Table 2. Relative abundance heat map of the most-abundant-classified genera in microbial communities in water, on leaves and in sediment at 3 sites comprising an AMD gradient (values were averaged for replicates from the same community). Colors indicate magnitude of values: green = lowest, yellow = 50th percentile, and red = highest. Shannon Diversity and richness are given for each community. U = untreated site; T = treated site; R = reference site; W = water habitat; L = leaf habitat; S = sediment habitat.
Shannon Diversity2.022.141.991.932.511.752.140.862.36
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Neff, A.N.; DeNicola, D.M.; Maltman, C. Passive Treatment for Acid Mine Drainage Partially Restores Microbial Community Structure in Different Stream Habitats. Water 2021, 13, 3300.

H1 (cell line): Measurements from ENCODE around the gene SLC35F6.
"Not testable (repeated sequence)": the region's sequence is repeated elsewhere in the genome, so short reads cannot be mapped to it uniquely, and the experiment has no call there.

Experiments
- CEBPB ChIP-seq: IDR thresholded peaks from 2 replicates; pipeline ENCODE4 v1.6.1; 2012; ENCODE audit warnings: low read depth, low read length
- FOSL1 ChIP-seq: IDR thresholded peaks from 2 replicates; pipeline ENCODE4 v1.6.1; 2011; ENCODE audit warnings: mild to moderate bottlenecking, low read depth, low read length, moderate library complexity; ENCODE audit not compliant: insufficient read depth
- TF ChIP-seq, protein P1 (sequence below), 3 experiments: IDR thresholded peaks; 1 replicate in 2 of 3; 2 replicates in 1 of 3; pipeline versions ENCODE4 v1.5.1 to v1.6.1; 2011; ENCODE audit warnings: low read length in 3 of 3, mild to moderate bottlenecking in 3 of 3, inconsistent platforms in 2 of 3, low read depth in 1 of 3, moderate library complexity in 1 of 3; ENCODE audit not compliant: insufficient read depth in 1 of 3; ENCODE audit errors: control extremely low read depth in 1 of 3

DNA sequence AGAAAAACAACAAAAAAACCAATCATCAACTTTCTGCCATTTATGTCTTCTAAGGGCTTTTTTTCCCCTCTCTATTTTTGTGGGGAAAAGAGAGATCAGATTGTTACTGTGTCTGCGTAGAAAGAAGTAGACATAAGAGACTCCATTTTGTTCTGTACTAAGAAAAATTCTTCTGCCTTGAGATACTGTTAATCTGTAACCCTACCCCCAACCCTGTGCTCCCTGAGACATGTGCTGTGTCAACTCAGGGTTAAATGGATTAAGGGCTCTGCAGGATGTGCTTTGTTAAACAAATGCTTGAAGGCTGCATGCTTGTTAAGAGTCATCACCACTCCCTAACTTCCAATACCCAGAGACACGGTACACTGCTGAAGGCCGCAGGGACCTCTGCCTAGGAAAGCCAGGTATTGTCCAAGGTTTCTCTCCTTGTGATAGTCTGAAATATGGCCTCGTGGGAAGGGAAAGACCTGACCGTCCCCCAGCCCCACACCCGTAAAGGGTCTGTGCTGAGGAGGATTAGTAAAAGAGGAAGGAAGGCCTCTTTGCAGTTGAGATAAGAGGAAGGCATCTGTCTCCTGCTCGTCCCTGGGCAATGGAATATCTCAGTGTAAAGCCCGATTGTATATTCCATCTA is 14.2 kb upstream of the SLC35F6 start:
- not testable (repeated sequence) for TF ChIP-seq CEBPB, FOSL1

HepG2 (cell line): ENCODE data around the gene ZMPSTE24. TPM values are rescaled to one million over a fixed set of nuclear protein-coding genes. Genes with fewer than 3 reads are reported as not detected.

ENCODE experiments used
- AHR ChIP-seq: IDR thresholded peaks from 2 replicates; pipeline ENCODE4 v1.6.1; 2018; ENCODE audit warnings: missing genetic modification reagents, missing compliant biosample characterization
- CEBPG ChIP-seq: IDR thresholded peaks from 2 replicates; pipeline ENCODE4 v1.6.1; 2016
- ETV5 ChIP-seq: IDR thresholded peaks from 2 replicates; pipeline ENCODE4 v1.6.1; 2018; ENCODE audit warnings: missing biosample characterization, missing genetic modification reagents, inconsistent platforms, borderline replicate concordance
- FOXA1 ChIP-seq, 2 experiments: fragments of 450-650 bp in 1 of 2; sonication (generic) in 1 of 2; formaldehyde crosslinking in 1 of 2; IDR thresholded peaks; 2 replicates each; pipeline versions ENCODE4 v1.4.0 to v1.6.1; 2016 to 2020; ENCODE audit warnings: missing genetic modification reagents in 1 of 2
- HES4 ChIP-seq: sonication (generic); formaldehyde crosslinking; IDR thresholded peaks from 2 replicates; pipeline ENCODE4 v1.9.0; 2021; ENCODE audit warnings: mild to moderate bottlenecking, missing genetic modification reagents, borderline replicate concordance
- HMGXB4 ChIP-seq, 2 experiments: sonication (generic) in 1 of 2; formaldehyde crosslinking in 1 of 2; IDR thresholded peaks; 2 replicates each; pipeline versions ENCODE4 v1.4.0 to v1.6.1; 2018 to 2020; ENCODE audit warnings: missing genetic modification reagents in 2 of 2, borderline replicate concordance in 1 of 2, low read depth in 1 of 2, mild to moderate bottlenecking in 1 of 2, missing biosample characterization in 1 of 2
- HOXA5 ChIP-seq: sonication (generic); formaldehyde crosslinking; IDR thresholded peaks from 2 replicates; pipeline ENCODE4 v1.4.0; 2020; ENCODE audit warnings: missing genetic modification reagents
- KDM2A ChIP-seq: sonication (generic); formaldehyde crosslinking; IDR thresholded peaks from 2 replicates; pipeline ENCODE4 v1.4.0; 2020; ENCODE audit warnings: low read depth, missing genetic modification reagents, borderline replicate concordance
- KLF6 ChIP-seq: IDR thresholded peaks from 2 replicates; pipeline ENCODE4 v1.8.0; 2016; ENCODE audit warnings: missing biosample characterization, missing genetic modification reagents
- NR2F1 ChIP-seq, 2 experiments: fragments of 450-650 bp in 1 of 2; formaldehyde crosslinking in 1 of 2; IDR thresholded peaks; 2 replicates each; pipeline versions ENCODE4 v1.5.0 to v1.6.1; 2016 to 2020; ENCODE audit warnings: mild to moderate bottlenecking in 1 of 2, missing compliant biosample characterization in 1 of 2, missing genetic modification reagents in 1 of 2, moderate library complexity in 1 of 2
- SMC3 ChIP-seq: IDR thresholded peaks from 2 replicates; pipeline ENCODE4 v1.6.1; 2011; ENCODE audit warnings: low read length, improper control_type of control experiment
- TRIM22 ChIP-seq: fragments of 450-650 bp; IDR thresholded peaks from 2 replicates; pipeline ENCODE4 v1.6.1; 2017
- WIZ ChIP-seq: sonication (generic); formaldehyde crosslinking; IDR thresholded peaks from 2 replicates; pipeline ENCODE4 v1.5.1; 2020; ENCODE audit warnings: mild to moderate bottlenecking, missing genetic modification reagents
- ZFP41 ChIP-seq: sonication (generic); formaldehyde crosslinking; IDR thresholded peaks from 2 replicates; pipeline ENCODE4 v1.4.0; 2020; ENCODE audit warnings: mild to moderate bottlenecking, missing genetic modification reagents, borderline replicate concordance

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Neff AN, DeNicola DM, Maltman C. Passive Treatment for Acid Mine Drainage Partially Restores Microbial Community Structure in Different Stream Habitats. Water. 2021; 13(22):3300.

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Neff, Alexis N., Dean M. DeNicola, and Chris Maltman. 2021. "Passive Treatment for Acid Mine Drainage Partially Restores Microbial Community Structure in Different Stream Habitats" Water 13, no. 22: 3300.